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From page 1 of the 16 Aug 1943 Simcoe Reformer:
[Several paragraph breaks added by the transcriber.]

Port Rowan Man awarded 
Order of British Empire

William Mussell is Decorated for Saving 
Crew of Plane from Lake Erie


For his resourcefulness and determination in rescuing three airmen and an airwoman after their plane had crashed a mile off shore into Lake Erie on Saturday, May 22nd, William Mussell of Port Rowan, keeper for the Long Point Company, has been awarded the Order of the British Empire.

The citation said "had it not been for Mussell's  determination it is probable the flyers would have perished as the plane sank shortly after they were taken off."

The rescue was not a simple matter as Mussell was forced to travel four miles by launch and skiff, partly overland, to reach the stranded party. 

The plane was one of a flight of four Ansons from No. 16 SFTS Hagersville, and crashed into the lake approximately eight miles southeast of Port Rowan, shortly before eight o'clock in the evening.

Mussell, who was near The Cottages of the Long Point Company at the time, heard the plane hit the water and immediately climbed a nearby tower. 

With the aid of binoculars he saw the aircraft about a mile off the shore of Long Point and approximately four miles from the tower.

Taking the company's launch, he attached a 14-foot skiff to it and immediately set out for Rice Bay.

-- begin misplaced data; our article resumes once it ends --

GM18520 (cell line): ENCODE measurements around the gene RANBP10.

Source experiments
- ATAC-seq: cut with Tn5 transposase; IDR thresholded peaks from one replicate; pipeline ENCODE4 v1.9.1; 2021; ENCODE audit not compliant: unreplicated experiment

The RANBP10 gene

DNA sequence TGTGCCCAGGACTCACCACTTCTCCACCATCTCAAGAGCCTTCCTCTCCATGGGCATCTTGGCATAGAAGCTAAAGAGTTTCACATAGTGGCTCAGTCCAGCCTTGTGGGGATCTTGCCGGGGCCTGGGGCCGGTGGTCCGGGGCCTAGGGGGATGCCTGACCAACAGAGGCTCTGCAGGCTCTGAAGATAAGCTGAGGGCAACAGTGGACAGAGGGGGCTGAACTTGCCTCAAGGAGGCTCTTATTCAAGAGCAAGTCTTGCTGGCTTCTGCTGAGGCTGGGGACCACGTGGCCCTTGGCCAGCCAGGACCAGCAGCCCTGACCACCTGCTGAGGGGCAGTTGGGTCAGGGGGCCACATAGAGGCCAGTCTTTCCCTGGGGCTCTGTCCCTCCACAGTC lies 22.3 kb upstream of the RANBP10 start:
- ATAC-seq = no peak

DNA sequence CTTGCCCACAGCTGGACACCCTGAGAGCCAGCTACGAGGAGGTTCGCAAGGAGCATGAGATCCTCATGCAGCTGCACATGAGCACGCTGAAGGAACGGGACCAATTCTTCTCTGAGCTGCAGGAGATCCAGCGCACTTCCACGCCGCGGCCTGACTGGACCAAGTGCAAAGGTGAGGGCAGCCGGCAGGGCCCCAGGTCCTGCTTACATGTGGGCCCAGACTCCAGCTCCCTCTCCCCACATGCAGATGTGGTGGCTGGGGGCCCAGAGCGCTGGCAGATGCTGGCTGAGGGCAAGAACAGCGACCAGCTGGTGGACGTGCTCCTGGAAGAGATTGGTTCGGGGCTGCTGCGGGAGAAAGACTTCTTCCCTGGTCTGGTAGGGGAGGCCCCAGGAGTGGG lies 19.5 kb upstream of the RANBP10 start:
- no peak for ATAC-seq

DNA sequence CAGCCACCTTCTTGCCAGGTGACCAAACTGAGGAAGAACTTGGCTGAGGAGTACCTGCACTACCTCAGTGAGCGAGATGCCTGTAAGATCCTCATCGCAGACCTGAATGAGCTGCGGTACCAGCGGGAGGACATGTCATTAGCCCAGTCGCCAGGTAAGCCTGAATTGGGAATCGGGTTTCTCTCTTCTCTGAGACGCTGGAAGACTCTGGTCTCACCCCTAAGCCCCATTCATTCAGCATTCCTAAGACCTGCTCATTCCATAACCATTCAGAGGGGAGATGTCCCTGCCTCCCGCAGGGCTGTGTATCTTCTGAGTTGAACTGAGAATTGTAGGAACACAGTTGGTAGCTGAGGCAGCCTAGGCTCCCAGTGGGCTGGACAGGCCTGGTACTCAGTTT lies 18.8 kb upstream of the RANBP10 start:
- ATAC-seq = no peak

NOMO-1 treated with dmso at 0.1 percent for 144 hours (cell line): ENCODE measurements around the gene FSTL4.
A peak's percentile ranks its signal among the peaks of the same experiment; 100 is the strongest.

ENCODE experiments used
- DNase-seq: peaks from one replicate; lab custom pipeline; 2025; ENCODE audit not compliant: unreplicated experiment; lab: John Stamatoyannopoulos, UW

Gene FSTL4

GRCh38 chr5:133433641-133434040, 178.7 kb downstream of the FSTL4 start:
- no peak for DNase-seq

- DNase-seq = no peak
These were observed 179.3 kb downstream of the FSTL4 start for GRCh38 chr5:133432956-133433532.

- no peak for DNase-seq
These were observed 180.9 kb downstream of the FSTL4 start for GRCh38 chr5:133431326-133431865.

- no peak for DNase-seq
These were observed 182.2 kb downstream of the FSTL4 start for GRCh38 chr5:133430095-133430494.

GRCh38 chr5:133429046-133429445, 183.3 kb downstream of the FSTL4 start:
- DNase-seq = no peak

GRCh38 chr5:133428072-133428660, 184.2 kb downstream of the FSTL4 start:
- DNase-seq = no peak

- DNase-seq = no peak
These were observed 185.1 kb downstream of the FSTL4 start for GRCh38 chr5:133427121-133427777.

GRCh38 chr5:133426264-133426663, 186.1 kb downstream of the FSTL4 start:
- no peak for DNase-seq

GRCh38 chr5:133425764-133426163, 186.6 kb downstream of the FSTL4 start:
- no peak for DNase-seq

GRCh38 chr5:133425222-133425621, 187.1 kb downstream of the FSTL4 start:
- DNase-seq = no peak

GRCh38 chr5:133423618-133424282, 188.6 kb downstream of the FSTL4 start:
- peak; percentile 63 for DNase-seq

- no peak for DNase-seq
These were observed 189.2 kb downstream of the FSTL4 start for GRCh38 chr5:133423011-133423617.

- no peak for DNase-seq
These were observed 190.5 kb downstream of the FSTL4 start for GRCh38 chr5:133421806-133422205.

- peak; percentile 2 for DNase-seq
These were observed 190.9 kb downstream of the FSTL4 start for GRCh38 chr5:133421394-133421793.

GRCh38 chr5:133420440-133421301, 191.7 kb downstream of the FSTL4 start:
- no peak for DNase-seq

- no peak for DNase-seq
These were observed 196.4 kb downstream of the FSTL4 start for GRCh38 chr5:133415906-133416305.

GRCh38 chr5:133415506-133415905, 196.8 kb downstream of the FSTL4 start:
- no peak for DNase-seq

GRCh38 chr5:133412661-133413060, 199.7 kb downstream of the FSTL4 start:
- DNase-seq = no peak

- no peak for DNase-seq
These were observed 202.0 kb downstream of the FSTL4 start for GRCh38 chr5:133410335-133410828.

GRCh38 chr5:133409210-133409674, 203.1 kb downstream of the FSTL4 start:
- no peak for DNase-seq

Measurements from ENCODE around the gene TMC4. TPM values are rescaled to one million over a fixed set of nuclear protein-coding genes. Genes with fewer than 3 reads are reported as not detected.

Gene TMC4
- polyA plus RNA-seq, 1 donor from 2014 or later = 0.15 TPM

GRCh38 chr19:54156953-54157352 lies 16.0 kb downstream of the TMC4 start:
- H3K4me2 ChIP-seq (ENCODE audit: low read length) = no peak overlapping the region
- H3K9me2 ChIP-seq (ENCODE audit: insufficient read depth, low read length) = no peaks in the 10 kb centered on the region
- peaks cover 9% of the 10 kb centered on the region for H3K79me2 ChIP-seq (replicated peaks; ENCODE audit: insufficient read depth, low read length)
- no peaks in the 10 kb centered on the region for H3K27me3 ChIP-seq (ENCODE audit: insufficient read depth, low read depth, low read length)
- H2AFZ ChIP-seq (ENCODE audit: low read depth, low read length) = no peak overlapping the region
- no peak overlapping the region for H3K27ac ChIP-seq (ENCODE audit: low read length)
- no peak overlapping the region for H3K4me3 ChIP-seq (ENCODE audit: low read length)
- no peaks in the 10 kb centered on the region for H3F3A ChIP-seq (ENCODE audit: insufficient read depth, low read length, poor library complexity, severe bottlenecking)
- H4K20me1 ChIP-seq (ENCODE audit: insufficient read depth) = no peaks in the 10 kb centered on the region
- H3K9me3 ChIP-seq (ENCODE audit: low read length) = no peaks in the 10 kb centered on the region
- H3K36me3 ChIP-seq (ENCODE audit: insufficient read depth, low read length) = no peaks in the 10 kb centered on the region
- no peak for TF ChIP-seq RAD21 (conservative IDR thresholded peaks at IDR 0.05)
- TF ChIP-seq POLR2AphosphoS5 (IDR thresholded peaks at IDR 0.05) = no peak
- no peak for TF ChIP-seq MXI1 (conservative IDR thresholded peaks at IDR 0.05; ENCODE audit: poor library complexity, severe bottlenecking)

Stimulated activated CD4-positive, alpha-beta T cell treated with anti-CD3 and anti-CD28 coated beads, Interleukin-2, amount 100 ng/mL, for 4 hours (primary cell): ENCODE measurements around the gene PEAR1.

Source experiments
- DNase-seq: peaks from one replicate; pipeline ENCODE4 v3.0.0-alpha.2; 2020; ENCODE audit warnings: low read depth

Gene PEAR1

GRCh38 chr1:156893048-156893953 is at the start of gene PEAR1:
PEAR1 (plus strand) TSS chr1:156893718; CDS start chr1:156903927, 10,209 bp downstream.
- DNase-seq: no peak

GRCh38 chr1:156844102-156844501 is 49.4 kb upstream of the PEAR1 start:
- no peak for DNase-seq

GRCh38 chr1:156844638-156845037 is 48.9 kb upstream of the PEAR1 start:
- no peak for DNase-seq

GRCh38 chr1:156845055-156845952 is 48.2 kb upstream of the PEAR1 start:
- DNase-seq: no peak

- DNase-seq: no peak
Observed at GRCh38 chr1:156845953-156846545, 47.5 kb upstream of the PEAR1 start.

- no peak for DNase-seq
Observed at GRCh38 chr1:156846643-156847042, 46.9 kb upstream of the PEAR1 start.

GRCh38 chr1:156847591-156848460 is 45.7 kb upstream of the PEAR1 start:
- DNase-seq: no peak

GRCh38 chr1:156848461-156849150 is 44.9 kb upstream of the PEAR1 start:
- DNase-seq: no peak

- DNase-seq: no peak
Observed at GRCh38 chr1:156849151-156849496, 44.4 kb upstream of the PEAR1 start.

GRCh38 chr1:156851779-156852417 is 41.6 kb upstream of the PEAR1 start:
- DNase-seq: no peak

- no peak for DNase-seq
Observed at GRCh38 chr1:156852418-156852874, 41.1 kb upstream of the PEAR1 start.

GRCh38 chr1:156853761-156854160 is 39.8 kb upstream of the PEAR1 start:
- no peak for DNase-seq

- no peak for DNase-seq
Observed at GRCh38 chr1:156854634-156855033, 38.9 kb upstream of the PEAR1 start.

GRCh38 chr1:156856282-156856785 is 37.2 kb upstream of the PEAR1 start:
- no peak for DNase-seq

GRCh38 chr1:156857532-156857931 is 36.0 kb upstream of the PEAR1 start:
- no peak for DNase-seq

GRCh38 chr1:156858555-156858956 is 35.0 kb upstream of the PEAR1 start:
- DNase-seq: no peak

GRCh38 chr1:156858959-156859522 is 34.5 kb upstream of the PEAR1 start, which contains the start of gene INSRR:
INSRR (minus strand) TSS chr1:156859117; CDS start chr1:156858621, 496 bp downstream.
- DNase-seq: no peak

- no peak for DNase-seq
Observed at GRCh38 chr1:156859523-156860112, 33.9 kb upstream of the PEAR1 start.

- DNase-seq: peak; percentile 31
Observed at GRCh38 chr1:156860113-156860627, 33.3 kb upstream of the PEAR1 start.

Dragged Skiff Over Land

When he travelled as far as possible for the launch, a distance of about two miles, he took the skiff and paddled over the marsh until he came to dry land. 

He then was forced to drag the skiff, which weighed close to 200 pounds, across a strip of land about 100 yards in width, before he was able to launch the frail craft on the lake.

By this time he was pretty tired and as there were no oars in the skiff he was forced to paddle all the way out to the plane. 

Fortunately, the lake was calm, otherwise the skiff would have swamped immediately. 

When he reached the plane, the three men and the woman were sitting on top of the fuselage, soaking wet. and shivering with the cold. 

Mussel managed to get them all into the skiff although it was riding well down in the water.

Plane Soon Sank

Before the party reached shore, the plane sank in approximately 50 feet of water. 

When they arrived at the beach they started a small fire with some difficulty, having only a few matches and a cigarette lighter.

Meanwhile, officials of the Hagersville Air School had contacted No. 1 Bombing and Gunnery School, Jarvis, and two crash boats which are used on the lake bombing range were sent out from Port Dover.

They finally managed to locate the party on the beach and the rescued persons were taken out to one of the boats and thence back to the station.

An interested coincidence was the fact that the rescue of the plane crew took place only two miles from the point where Abigail Becker, the heroine of Long Point, rescued eight members of the crew of the 'Conductor,' when it ran aground during the great November storm of 1854. 

In recognition of her heroism, the merchants of Buffalo presented her with a purse of $150; Queen Victoria sent her $250 and a letter of thanks and appreciation, while the American Humane Society presented her with a gold medal, on which was engraved the story of her brave exploit.

William Mussel

Mussel in skiff

Mussel in launch

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